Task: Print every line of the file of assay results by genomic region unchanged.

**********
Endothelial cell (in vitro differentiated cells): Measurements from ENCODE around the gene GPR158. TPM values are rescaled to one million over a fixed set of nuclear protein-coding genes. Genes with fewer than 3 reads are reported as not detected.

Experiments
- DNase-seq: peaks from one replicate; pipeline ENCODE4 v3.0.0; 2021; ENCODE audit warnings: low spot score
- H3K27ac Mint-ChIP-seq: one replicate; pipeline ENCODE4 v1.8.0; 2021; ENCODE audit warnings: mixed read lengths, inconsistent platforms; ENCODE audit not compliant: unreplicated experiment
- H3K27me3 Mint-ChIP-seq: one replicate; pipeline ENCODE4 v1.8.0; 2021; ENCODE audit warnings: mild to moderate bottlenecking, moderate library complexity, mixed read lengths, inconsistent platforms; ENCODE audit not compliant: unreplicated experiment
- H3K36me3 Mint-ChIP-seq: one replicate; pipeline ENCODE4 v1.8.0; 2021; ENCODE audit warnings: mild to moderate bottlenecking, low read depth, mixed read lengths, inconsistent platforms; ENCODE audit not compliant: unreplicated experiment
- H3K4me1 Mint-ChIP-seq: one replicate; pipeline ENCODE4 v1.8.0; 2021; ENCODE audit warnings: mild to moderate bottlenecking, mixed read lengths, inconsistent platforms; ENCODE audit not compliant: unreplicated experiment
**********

Endothelial cell (in vitro differentiated cells): Measurements from ENCODE around the gene GPR158. TPM values are rescaled to one million over a fixed set of nuclear protein-coding genes. Genes with fewer than 3 reads are reported as not detected.

Experiments
- DNase-seq: peaks from one replicate; pipeline ENCODE4 v3.0.0; 2021; ENCODE audit warnings: low spot score
- H3K27ac Mint-ChIP-seq: one replicate; pipeline ENCODE4 v1.8.0; 2021; ENCODE audit warnings: mixed read lengths, inconsistent platforms; ENCODE audit not compliant: unreplicated experiment
- H3K27me3 Mint-ChIP-seq: one replicate; pipeline ENCODE4 v1.8.0; 2021; ENCODE audit warnings: mild to moderate bottlenecking, moderate library complexity, mixed read lengths, inconsistent platforms; ENCODE audit not compliant: unreplicated experiment
- H3K36me3 Mint-ChIP-seq: one replicate; pipeline ENCODE4 v1.8.0; 2021; ENCODE audit warnings: mild to moderate bottlenecking, low read depth, mixed read lengths, inconsistent platforms; ENCODE audit not compliant: unreplicated experiment
- H3K4me1 Mint-ChIP-seq: one replicate; pipeline ENCODE4 v1.8.0; 2021; ENCODE audit warnings: mild to moderate bottlenecking, mixed read lengths, inconsistent platforms; ENCODE audit not compliant: unreplicated experiment